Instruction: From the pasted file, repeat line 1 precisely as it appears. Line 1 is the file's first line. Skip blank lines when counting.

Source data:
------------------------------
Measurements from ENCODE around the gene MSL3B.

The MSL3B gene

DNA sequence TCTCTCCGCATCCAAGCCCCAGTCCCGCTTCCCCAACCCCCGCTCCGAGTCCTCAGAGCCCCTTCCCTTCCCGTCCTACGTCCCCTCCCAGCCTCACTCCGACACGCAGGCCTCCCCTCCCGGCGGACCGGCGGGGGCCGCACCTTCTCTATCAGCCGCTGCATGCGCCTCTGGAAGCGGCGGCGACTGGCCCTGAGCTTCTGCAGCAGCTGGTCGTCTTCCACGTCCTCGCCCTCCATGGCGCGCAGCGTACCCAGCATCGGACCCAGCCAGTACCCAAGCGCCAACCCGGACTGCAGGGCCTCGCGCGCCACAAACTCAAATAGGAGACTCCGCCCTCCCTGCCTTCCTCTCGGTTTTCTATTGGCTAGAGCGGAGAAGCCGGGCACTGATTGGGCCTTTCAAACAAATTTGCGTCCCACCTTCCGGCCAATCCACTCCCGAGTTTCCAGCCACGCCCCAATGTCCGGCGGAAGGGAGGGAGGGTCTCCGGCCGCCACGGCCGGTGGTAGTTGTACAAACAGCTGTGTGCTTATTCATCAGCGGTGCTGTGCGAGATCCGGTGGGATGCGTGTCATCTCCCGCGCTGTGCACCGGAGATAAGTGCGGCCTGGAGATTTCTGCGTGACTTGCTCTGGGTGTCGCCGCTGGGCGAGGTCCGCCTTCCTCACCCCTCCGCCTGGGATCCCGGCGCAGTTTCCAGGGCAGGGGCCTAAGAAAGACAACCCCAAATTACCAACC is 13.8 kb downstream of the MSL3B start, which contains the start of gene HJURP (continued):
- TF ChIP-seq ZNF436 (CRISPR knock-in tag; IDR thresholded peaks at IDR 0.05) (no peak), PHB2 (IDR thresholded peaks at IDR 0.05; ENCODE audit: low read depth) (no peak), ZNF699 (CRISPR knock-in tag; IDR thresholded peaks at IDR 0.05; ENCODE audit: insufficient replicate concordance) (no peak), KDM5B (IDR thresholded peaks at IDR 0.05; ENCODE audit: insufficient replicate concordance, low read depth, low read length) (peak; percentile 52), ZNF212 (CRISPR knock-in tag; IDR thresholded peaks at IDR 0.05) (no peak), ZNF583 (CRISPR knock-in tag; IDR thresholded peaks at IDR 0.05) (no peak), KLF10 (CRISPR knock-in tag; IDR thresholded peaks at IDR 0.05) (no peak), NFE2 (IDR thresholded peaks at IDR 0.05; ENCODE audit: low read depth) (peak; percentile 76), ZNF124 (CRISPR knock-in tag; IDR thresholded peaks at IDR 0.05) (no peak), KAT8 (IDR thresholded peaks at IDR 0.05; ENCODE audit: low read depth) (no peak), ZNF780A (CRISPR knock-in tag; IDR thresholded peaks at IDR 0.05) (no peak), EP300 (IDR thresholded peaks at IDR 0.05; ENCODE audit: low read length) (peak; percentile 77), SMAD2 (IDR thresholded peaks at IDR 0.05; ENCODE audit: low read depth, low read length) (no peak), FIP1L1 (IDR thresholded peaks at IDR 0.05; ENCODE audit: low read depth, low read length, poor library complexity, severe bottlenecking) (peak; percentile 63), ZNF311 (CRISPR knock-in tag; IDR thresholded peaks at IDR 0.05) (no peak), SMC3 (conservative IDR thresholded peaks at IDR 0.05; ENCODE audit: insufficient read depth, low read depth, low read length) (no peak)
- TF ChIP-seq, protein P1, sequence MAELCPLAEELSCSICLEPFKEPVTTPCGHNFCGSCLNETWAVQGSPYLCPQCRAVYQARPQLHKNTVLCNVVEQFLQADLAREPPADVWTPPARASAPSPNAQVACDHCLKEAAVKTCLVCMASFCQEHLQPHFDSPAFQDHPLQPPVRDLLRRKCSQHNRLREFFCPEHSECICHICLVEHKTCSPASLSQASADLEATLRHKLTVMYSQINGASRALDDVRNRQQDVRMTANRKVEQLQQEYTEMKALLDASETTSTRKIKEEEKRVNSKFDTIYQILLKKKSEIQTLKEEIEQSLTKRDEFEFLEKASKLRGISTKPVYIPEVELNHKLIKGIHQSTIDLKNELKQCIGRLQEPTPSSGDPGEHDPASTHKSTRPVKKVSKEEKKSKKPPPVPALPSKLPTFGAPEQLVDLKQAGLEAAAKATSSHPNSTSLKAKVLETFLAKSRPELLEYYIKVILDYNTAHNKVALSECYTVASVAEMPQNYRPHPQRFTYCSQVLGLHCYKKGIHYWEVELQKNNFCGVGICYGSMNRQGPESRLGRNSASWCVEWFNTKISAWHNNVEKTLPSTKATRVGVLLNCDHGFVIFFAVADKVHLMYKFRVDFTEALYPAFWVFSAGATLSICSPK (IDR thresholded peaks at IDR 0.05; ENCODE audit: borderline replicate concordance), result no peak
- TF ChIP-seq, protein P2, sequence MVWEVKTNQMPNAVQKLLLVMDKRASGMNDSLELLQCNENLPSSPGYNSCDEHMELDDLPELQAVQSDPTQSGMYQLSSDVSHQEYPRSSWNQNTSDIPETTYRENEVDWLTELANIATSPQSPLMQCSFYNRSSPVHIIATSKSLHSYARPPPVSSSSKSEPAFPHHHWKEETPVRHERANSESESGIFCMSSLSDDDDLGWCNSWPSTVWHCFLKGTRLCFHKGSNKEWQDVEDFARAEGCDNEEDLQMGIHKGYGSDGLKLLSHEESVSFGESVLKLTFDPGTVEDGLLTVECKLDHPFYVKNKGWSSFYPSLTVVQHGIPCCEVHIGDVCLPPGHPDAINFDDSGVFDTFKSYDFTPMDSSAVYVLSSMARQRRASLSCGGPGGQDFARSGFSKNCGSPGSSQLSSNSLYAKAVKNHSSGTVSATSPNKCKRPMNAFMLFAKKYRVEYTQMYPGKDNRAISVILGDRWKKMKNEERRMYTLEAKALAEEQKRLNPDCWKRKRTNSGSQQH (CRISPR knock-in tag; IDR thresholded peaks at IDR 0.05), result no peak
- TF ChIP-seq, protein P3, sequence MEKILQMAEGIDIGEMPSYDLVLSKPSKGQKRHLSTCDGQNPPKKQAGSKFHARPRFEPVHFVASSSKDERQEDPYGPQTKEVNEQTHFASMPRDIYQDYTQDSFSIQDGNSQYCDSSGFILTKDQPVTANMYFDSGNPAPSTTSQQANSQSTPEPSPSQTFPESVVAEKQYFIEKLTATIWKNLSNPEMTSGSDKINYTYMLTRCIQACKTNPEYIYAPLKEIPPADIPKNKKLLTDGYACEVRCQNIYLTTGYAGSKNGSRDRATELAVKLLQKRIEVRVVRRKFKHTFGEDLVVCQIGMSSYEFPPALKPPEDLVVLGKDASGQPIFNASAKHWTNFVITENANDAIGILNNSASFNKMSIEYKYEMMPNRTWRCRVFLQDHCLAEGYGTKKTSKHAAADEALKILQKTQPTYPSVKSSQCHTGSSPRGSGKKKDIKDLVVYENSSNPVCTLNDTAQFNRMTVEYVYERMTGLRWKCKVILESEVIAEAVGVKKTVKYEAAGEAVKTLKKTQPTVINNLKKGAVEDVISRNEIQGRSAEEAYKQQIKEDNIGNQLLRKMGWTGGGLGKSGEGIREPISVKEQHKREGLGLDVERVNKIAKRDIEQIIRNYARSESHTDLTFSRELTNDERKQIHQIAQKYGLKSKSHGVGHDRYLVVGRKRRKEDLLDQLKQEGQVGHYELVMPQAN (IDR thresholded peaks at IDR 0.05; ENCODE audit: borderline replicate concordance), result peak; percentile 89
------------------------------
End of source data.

Measurements from ENCODE around the gene MSL3B.